Rather than having a massive overhaul on your current working habits, just making small changes can go a long way in terms of international student recruitment. What benefits can we offer our international students during this trying time? UK-based Fulbright Education CEO Afsana Ahmed explains.

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Covid-19: intl students’ views on institutional responses

“International students in Germany were most likely to be satisfied with the online learning experience”

While the constantly evolving Covid-19 situation makes it difficult to predict, several studies have shown that students are more likely to delay rather than cancel study abroad plans and it is predicted that demand for study abroad will surge as the pandemic subsides, writes Kyla Steenhart, director of i-graduate New Zealand.

It has also been suggested that there will be a shift in market share post-Covid due to countries’ handling of the crisis.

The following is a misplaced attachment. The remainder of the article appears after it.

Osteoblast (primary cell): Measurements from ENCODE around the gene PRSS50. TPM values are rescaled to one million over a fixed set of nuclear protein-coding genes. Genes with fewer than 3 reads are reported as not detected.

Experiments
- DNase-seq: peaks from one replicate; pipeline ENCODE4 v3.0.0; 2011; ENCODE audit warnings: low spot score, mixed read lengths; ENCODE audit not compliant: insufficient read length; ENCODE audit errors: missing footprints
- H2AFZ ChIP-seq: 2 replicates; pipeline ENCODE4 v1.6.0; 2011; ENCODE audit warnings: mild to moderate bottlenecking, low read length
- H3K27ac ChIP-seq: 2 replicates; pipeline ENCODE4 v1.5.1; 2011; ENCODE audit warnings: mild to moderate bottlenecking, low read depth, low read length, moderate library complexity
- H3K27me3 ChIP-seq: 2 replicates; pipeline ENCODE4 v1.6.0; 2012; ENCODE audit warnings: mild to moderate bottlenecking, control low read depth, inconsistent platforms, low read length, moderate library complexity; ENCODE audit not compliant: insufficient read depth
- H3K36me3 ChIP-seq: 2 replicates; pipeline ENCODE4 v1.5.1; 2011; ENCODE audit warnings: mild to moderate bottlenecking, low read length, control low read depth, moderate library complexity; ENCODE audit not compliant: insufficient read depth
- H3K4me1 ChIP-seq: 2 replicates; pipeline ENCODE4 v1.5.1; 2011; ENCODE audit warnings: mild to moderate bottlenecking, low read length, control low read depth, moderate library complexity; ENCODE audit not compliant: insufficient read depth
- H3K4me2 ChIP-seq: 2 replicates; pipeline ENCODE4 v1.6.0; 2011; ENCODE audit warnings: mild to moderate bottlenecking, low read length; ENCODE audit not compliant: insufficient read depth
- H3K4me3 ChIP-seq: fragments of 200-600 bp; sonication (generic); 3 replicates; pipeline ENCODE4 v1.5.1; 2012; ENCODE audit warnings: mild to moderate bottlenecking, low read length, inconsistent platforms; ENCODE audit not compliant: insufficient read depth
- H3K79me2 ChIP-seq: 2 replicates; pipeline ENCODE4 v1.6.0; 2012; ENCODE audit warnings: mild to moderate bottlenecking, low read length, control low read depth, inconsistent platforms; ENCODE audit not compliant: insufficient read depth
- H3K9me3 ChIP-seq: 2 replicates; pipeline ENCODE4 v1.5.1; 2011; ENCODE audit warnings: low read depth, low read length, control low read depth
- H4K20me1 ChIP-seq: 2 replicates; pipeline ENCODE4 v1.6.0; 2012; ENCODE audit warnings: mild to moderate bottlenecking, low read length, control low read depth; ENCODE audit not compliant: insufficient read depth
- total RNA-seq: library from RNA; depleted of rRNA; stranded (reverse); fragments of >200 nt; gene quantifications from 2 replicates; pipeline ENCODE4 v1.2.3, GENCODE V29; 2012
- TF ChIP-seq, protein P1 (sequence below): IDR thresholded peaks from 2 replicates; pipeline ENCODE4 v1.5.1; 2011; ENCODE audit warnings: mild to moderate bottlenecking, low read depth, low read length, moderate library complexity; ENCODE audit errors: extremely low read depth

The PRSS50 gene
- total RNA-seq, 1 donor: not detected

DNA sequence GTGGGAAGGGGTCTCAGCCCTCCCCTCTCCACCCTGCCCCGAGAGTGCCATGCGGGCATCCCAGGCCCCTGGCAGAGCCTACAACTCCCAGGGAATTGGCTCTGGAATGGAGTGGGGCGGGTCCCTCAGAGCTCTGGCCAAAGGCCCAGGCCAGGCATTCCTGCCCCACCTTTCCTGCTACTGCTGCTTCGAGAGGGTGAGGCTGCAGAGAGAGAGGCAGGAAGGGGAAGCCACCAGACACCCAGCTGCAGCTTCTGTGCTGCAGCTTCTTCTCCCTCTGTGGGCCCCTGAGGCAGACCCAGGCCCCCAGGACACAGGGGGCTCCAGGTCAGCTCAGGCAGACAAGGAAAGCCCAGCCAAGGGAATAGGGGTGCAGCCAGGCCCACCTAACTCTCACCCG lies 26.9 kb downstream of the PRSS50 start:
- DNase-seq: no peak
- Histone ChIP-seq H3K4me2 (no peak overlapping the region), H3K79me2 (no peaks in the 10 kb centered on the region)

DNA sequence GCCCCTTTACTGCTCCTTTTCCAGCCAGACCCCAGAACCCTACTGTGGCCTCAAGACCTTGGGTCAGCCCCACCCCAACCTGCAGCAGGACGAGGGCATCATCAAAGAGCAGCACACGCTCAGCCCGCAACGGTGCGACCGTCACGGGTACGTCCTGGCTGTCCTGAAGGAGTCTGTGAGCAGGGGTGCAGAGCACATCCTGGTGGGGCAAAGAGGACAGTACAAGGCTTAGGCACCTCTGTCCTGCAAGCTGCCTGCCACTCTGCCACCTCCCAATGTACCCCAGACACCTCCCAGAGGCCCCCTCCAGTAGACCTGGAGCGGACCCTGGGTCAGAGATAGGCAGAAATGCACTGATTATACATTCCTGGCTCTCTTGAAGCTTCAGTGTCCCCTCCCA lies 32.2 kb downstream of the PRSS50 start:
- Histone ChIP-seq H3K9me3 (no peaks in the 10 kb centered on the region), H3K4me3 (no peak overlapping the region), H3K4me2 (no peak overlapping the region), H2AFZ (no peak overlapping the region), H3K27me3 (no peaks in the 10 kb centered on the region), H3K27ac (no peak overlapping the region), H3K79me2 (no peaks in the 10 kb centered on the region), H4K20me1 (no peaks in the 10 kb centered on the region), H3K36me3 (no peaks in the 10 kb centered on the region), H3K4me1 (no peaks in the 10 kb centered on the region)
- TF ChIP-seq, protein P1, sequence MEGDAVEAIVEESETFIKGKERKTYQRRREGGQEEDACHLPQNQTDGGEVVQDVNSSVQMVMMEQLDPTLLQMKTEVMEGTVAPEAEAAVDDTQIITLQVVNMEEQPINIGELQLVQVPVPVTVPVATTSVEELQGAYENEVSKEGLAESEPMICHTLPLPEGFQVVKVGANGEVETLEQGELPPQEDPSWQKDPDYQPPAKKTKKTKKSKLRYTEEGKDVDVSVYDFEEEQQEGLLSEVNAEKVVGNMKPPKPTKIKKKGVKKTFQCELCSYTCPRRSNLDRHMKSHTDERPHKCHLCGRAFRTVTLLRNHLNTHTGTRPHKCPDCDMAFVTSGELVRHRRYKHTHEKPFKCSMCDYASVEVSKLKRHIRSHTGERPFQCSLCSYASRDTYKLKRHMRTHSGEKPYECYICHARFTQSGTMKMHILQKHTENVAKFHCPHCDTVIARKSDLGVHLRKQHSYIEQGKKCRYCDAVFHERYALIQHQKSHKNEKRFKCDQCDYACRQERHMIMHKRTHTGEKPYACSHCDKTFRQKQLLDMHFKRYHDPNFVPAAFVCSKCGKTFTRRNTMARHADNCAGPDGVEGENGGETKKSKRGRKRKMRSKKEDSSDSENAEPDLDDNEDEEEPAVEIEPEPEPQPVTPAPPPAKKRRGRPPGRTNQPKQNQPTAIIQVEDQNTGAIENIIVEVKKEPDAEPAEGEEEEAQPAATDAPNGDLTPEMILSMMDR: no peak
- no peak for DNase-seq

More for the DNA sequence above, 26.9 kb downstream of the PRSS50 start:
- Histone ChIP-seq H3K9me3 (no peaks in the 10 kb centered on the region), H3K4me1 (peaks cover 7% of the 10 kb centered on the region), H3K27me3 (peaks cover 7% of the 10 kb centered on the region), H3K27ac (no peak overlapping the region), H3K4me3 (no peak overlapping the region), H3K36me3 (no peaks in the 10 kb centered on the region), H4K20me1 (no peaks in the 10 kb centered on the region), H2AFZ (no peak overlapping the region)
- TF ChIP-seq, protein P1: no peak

A recent article by i-graduate drawing on data from a global survey of over 24,000 students in eleven countries looked at governmental responses to Covid-19 alongside students’ satisfaction with their institution’s response by country.

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International student study struggles during Covid-19

“For international students, extra tools… can help balance out their unique challenges “

Many international students taking classes in the US were forced to return to their home countries and take online classes as universities took measures to contain the virus on campuses, writes Tutor Portland founder Eric M. Earle. Online classes allowed international students to continue their education but not without interruption.

As the US continues to grapple with the worst of the pandemic, there are challenges international students will encounter when they return home mid-semester.

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The PIE stands in solidarity with the George Floyd movement and Black Lives Matter

“Within our own industry more can be done and we should all try to broaden access where we can”